ST. LOUIS, MO - JANUARY 2: St. Louis Blues' Alex Pietrangelo, far right, and referee Dean Morton, right, talk while linesmen Matt MacPherson, far left, and Ryan Daisy, left, review a coach's challenge of offsides on a goal which was overturned by the New Jersey Devils during the third period of an NHL hockey game between the St. Louis Blues and the New Jersey Devils. The St. Louis Blues defeated the New Jersey Devils 3-2 in a shootout on January 2, 2017, at Scottrade Center in St. Louis, MO. (Photo by Tim Spyers/Icon Sportswire via Getty Images)

After three days in beautiful Boca Raton, Florida the yearly March NHL GM Meeting’s have come to an end. The 31 GM’s from around the league got together for some golf, some drinks, and a few meetings. Many things were discussed, here is a summary of the most important topics discussed at the NHL GM Meeting’s.

Summary of the March NHL GM Meeting’s

With a looming Seattle expansion coming, the NHL’s goaltender interference controversies and offsides were amongst just a few of the talking points around the league. The GM’s got together with a common goal of working out the kinks in the league.

Goaltender Interference

The biggest issue coming into this meeting, and with the playoffs around the corner, was goaltender interference. The league laid out some interesting numbers; out of over 1,100 games this season there was only 170 challenges. Of those challenges, only 51 times was the call on the ice overruled. The league also went on to say they agreed with the majority of the calls that the refs made.

Despite how allegedly accurate the on-ice officials are, the GMs agreed that the challenges should be taken away from the refs and handed to the war room. A major complaint around the league was about lack of consistency on rulings. It seemed goalies, coaches, fans, and even GM’s could not tell what was and what wasn’t goaltender interference. Instead of the on-ice calls being decided upon by refs, the replay will immediately go to the situation room in Toronto and be looked at. In addition, a retired referee will be a part of the team in Toronto tasked with making the call.

The General Managers did elect to not impose a two-minute penalty for failed coaches challenges, like the offside rule. With goaltender interference coming down to a judgment call and not a black and white rule, it’s for the best at this point. Without removing the ability to challenge entirely, this is the best outcome we could have received, because now there should be a level of consistency. The rule has been approved by the NHLPA but still has to pass through the Board of Governors. That step is more of formality rather than a hurdle.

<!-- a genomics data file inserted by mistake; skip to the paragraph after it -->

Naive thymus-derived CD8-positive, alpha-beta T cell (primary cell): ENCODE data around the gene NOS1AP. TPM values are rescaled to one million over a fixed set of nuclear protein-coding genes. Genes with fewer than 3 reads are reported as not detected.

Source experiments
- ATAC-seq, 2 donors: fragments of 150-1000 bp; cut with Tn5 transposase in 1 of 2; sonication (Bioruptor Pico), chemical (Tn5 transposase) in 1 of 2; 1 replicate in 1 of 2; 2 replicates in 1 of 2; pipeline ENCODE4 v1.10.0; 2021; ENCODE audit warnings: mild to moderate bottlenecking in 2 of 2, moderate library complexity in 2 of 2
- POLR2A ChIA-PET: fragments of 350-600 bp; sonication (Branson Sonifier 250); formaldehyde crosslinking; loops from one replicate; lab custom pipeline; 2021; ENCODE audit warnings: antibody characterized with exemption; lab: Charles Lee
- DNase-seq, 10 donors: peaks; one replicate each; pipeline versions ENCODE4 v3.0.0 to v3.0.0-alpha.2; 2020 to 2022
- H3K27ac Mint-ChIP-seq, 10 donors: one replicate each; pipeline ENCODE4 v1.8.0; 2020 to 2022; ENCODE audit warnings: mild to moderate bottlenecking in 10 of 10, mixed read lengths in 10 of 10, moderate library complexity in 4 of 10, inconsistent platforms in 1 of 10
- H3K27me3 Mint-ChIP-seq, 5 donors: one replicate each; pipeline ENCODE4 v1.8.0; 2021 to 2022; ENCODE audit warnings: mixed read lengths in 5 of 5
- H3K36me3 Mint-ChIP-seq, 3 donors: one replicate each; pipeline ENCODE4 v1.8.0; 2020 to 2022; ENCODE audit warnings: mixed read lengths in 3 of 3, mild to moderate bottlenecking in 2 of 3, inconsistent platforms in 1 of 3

The Offside Rule

Much to many fans disappointment, the offside rule remains unchanged. The argument is that if a skater’s back foot is off the ice by a fraction of an inch, a goal scored up to minutes later can be called back. This has fallen under criticism for many reasons including delaying the game. With every coaches challenge, the refs have to huddle up around their tablet and watch the zone entry from multiple angles frame by frame for such a minute infraction. Although, the amount of challenges has dropped substantially since getting a penalty for failed challenges, the rule still bothers many fans.

Though this rule has a very inarguable line drawn (pun intended) in the sand, many have argued how much a fraction of an inch can affect a goal especially after a period of time of holding the puck in the offensive zone. In last years Stanley Cup Finals P.K. Subban had a goal overturned. Arguably, that call changed the course of an entire game. Though it seems like a perfectly legal zone entry at first glance, it wasn’t.

If your hope was to have that rule adjusted before the playoffs, sadly the time has not yet come. That isn’t to say the rule won’t be adjusted, but for now, it remains unaltered.

NHL’s Expansion to Seattle

With the NHL expected to add an expansion team to Seattle for the 2020-21 season, rules need to be in place for both the expansion draft and the entry draft. The Vegas Golden Knights will be only 3 years old at the time of the next expansion draft. Vegas will be exempt from both the expansion draft and a share of Seattle’s $650 Million buy-in fee. Bill Foley negotiated this when he struck a deal to add a team to Sin City. The remaining 30 teams in the league will get a $21.67 million dollar payday from Seattle’s Oak View Group when/if the expansion application is accepted.

Seattle will be treated exactly as Vegas was in the expansion draft. Seattle will receive the same odds in the lottery as the team finishing the year third from the bottom in the first round. In the remaining rounds, Seattle will pick third. It is only fair to be treated equally to how Vegas was after paying $150 Million more than Vegas did only 2 years ago.

Salary Cap Increase

Deputy commissioner Bill Daly said, “There’s healthy revenue growth again this year”. That is good news for teams that want some more spending money, and players that want bigger contracts. The NHL is projecting the new salary cap will be between $78 Million to $82 Million. Even at the smallest increase, teams will have another $3 Million to spend The largest increase would give another $7 Million a year to spend. The current salary cap is $75 Million

The final number depends on the negotiations between the NHLPA and the NHL. This increase is good news for UFAs this summer. The cap bump will be in effect for the 2018-19 season.

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